[Haskell-cafe] Learn Prolog...
jerzy.karczmarczuk at info.unicaen.fr
jerzy.karczmarczuk at info.unicaen.fr
Sun Sep 2 08:51:41 EDT 2007
Andrew Coppin writes:
> Ever tried implementing Haskell in Haskell? ;-)
Haskell is a *complicated* language, needing a parser, which by itself is
a non-trivial exercice. Moreover, it has a type-inference engine, which
may be simulated, sure, but Haskell in Haskell is a tough job.
However, typing Haskell in Haskell is doable, see:
The point is that Mark Jones is a well known Haskell guru, the creator of
Gofer/Hugs, not an average student...
Lisp/Scheme in Scheme is simpler, and is also a pretty standard exercice.
Prolog is also from this perspective, very simple. Terms and clauses have
the same syntax, the "program", i.e., the database of assertions can be
dynamically extended, etc. A real fun.
>> Prolog strategies are straightforward, and I simply cannot understand the
>> comments of Andrew Coppin. Which arbitrary set of conclusions?? Which
>> patently obvious results not derivable?? Be kind, give some examples,
>> otherwise people may suspect that you are issuing vacuous statements...
> Read my whole message. What I was saying (in essence) is that Prolog
> seemed to be performing "impossible" feats of logical deduction - until I
> saw a unification algorithm implemented in Haskell, and then it all made
> (They showed an example where you basically program in a list of who is
> related to who, and then the computer suddenly seems to be able to
> magically deduce arbitrary family relationships - without any code for
> doing this being defined. This seemed utterly far-out to me... I'm not
> used to computers begin able to "think" for themselves. I'm more used to
> having them blindly follow whatever broken sequence of commands you feed
> to them... And yet, given a set of facts, this Prolog interpreter seemed
> to be able to magically derive arbitrarily complex conclusions from them.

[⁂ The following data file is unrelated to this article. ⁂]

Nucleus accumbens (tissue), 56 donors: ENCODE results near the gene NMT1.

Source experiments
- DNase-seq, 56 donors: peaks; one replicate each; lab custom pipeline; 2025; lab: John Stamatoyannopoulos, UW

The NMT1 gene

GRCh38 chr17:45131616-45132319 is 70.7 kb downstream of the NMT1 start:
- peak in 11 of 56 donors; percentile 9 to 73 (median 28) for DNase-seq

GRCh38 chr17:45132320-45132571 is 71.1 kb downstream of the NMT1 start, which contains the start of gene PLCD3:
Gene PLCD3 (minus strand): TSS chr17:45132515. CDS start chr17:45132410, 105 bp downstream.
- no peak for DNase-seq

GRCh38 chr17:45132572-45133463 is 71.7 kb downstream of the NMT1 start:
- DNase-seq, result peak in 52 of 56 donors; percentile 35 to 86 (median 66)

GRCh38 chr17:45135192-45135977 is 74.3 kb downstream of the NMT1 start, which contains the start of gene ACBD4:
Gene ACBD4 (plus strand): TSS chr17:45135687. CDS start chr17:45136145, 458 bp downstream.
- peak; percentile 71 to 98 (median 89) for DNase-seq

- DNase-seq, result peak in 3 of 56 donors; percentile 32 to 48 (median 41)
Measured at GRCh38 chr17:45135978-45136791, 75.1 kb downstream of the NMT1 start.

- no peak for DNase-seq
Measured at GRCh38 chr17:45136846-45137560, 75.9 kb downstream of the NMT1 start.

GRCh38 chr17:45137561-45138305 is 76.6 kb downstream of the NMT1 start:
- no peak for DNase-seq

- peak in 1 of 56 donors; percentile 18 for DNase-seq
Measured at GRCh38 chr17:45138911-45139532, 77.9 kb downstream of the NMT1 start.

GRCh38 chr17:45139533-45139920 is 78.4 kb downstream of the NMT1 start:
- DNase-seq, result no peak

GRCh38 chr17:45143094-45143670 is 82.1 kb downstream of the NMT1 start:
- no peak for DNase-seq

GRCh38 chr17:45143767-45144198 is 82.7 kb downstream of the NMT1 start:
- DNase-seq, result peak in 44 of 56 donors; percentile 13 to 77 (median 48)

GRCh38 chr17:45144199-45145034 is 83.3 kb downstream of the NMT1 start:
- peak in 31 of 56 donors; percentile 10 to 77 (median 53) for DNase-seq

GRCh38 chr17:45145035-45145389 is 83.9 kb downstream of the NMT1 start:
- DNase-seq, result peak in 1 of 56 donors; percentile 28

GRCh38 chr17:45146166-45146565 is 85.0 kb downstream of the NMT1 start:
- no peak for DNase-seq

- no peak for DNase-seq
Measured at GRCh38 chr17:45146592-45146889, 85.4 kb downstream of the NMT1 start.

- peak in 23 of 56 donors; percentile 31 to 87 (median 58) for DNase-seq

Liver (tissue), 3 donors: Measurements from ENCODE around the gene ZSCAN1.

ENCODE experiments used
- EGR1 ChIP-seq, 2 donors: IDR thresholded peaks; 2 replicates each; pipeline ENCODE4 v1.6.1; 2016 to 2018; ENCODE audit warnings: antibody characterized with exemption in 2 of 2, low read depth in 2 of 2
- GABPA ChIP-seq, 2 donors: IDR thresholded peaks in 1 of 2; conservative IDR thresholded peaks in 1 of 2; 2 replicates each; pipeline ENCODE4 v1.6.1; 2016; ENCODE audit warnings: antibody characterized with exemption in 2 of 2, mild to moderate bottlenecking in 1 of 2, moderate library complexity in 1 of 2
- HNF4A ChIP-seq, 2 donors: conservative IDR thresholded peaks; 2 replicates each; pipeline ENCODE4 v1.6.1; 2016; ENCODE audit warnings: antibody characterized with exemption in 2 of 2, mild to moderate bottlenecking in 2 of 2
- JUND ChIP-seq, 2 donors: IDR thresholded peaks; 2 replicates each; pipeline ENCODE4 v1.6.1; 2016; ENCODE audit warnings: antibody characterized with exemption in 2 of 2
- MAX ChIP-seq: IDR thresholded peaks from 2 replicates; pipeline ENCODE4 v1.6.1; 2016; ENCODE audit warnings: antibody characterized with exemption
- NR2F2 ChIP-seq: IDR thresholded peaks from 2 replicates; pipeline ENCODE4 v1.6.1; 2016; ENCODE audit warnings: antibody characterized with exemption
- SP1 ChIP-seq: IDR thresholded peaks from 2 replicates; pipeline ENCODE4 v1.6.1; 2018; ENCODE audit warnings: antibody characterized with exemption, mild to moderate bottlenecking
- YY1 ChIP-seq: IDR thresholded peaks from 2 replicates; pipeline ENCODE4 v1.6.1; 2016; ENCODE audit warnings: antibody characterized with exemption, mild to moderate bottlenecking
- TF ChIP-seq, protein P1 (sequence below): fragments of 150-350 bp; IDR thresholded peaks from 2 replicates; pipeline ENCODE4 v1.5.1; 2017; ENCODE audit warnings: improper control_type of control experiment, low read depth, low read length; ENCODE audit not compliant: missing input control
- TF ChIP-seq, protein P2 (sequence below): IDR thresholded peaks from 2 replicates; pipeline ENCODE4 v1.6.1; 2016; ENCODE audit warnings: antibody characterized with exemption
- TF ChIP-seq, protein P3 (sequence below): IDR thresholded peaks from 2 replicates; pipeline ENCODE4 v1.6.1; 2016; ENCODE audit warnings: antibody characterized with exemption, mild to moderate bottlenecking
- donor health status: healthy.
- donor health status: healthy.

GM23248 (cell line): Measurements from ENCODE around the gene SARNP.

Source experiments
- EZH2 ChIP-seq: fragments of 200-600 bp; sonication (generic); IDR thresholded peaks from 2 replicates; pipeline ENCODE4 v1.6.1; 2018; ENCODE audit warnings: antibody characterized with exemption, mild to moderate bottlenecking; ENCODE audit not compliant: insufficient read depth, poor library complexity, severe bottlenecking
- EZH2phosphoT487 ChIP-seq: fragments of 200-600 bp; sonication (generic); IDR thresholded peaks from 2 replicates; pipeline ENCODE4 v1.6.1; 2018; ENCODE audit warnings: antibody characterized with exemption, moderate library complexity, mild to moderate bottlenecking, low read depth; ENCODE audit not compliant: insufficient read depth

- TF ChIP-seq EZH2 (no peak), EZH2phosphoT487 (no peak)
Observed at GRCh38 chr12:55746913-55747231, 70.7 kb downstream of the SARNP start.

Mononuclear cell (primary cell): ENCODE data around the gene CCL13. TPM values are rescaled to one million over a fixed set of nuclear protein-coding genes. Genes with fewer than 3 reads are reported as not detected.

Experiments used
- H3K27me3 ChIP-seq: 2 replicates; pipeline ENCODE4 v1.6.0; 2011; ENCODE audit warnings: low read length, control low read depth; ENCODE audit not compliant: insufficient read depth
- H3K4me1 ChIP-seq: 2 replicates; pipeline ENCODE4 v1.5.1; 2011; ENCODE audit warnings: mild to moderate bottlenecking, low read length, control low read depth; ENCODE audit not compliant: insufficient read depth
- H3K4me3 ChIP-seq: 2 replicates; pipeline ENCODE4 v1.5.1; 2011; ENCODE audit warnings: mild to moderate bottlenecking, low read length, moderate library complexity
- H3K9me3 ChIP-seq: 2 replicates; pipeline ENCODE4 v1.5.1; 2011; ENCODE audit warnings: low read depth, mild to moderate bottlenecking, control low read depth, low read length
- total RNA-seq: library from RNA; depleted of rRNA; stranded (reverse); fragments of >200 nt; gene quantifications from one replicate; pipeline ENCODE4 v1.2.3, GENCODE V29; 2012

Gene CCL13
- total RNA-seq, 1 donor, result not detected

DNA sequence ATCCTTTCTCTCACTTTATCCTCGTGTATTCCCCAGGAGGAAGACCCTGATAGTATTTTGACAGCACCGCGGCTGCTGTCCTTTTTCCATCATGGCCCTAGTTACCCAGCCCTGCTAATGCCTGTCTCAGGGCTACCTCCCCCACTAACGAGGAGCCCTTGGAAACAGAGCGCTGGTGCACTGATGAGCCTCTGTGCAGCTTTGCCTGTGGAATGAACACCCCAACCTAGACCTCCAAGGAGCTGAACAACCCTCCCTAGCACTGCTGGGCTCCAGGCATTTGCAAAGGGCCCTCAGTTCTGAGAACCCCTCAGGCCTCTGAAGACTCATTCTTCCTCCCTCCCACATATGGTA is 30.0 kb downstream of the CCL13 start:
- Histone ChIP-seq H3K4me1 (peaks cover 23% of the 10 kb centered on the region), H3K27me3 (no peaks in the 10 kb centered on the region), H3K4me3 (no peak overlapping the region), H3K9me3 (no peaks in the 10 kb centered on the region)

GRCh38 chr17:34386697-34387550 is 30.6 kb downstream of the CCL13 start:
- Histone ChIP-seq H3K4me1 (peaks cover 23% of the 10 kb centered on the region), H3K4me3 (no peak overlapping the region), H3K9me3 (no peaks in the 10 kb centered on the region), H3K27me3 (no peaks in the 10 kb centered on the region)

> Double-impossible! Until I learned how it's implemented...)
My deepest congratulations. It seems that you are the first person in my
pedagogical life, who got acquainted with the unification through its
implementation in Haskell. Gosh, why I gave to my students the assignment
to construct an unifier in a functional language, when I was absolutely
sure that they understood well the unification itself?...
Actually, perhaps if you tried to do it otherwise, you *would* recognize
that programs in Prolog do not "think", but just constitute a database of
clauses/terms, which undergo a sufficiently powerful pattern-matching. It
is the only "intelligence" inside, helped by the logic protocol, different
from the functional one, which ensures that a predicate in Prolog may
treat *all* its parameters either as input or an output, while in Haskell
this is fixed.
> Having said all that, I still don't "get" what the purpose of the "cut"
> operator is.
Imagine that your life is a path through a tree. Depth first. At every
branching you choose a branch, and you continue. When you are stuck, you
remember that you have left a trail behind you, and you backtrack until
the last choice point. Then you choose another path, the previous being
marked as 'seen'.
Well, the cut is a commitment. You cut your way back, Now, you must succeed,
i.e., find a terminal node which gives you what you want, or your failure
is definitive, you jump out of the system. There are hundreds of easy
examples of cuts, e.g., when descending the tree consumes the ressources
which cannot be restored.
The cut is criticized sometimes as something "not logical", a pragmatic
> I also failed to understand the Prolog syntax description.
> (What the heck is an "atom" when it's at home? I thought an atom is a unit
> composed of protons and electrons...)
Now, you are pulling my leg. An "atom" means that you cannot split it in
constituents, this name came from Lisp into other languages, but the meaning
comes from Democritus, who didn't know protons. I won't say more, just that
if you want to be really funny, you should not forget neutrons.
> I can certainly see why Prolog would be very useful for certain types of
> problems. As it happens, not the kind of problems that usually interest
> me. ;-)
Well, who am I or other readers to contradict it?...
My point was that learning more than one language (and moreover, not so
well) gives you a better perspective to learn the ESSENCE. Let's terminate
by two citations from Democritus, who invented atoms:
# "Nature and instruction are similar; for instruction transforms the
man."(DK 68 B 33)
# "If any man listens to my opinions, here recorded, with intelligence, he
will achieve many things worthy of a good man, and avoid doing many unworthy
things.(DK 68 B 35)
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